I especially like the statement by Jung that "The energy of the central point is manifested in the almost irresistible compulsion and urge to become what one is, just as every organism is driven to assume the form that is characteristic of its nature, no matter what the circumstances."

If you’re drawn to mandalas, you’ll be fascinated by studying “dynamic symmetry” regarding archetypal patterns in all living things, how plants and animals live and grow in predictable patterns that can be described mathematically (algebraically and geometrically). You’ll also find a whole new appreciation of mathematics, a kind of mathematics not taught in public schools, at the lower levels anyway.

One book I especially like is A BEGINNER’S GUIDE TO CONSTRUCTING THE UNIVERSE: THE MATHEMATICAL ARCHETYPES OF NATURE, ART, AND SCIENCE (A Voyage from 1 to 10) by Michael S. Shneider.

When I lived in the Arctic, I noticed that a lot of Inuit Eskimo art (carvings, masks, dance circles, old house shapes) was based on a circle or concentric circles with meaningful objects sticking out all around the edges. When I asked lots of people about the origins of their artwork, no one ever had an answer beyond that they had just always done it that way, or they sometimes said something similar to the idea that everything in nature is round.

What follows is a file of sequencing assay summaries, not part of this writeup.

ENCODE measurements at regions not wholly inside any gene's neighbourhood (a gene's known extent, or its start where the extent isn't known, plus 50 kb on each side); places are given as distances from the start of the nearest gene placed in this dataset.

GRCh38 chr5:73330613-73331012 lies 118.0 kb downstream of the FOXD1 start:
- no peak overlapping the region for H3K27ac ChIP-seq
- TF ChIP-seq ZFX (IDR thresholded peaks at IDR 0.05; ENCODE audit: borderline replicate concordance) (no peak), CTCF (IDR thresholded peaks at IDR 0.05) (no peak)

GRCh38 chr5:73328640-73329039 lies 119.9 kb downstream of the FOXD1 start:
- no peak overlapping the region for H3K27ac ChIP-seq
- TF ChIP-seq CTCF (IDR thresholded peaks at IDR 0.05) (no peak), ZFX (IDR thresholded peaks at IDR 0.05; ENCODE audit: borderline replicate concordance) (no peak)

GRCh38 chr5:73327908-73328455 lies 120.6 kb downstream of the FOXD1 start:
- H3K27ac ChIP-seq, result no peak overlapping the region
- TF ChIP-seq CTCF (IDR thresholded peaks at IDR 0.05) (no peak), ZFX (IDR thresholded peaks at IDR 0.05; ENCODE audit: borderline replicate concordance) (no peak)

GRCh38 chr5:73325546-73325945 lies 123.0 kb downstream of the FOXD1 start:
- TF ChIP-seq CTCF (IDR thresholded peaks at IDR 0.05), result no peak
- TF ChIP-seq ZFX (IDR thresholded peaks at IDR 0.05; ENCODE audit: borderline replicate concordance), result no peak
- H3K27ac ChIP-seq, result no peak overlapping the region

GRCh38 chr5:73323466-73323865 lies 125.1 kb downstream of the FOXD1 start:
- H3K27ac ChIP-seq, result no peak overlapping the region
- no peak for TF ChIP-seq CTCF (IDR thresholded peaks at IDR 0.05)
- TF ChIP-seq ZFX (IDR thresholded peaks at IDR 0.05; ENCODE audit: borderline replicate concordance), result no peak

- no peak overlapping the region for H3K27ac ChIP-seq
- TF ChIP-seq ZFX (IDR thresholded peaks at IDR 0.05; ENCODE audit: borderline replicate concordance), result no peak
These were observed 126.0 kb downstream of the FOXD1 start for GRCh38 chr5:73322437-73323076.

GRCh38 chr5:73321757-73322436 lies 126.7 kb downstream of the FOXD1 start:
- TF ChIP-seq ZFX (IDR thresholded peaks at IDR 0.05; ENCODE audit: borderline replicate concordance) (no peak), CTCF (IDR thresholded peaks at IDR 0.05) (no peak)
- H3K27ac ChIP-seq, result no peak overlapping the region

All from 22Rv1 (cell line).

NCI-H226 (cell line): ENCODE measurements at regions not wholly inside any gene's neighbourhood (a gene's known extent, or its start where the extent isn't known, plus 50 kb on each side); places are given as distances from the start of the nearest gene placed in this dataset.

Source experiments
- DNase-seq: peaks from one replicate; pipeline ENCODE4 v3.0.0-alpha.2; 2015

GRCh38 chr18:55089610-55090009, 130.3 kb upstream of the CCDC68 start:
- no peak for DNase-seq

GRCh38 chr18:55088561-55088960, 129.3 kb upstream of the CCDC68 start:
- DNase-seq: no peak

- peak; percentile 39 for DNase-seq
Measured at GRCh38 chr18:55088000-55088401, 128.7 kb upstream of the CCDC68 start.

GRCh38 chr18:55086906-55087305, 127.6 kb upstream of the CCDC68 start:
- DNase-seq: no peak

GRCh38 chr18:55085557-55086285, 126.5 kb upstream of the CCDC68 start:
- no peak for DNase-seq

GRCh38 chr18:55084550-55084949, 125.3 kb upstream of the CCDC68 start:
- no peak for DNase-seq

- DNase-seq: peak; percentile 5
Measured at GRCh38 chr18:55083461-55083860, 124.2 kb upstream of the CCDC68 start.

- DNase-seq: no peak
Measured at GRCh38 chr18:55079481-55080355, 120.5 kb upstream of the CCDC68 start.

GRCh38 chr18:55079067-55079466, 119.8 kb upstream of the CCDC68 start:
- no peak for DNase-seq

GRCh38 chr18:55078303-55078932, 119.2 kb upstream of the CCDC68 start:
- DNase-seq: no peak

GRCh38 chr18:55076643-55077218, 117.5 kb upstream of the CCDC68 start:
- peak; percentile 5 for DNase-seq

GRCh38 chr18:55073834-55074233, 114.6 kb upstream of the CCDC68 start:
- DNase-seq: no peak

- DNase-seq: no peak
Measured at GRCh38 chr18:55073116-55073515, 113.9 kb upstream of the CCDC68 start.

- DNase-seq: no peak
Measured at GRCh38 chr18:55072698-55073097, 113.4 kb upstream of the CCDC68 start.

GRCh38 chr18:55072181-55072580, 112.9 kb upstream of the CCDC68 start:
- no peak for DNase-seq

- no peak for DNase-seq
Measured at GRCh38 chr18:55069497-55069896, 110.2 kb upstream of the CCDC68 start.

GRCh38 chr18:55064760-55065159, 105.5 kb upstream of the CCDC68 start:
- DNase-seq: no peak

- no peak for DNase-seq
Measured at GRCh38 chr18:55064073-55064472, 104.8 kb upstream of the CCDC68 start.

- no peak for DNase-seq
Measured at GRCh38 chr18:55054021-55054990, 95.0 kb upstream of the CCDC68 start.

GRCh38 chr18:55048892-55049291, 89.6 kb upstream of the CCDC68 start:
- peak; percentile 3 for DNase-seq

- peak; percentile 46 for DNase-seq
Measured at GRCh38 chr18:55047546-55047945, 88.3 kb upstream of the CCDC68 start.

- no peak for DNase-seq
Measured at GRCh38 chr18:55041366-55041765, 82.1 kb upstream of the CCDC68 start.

GULAHIYI said...

Thanks...very interesting observations. Yes, I happen to have that "Beginner's Guide" book and think it is wonderful. You never see numbers quite the same after reading that book. I have a whole stack of books that go even deeper into those subjects, but I seem to lack the mental acuity to comprehend them as I would like. (That's another way of saying they aren't light bedtime reading.)

Jim Parker said...

I find it very interesting that many mandalas have endlessly repeating patterns much like fractals. I believe this recursive pattern which almost seems to collapse upon itself is part of what makes the mandala such a wonderful object for meditation.

A Bach fugue does the same thing for us musically with patterns that build upon themselves.

Many way exist to quell the monkey mind and help us get to our true nature. Thank you for pointing out one of the most beautiful.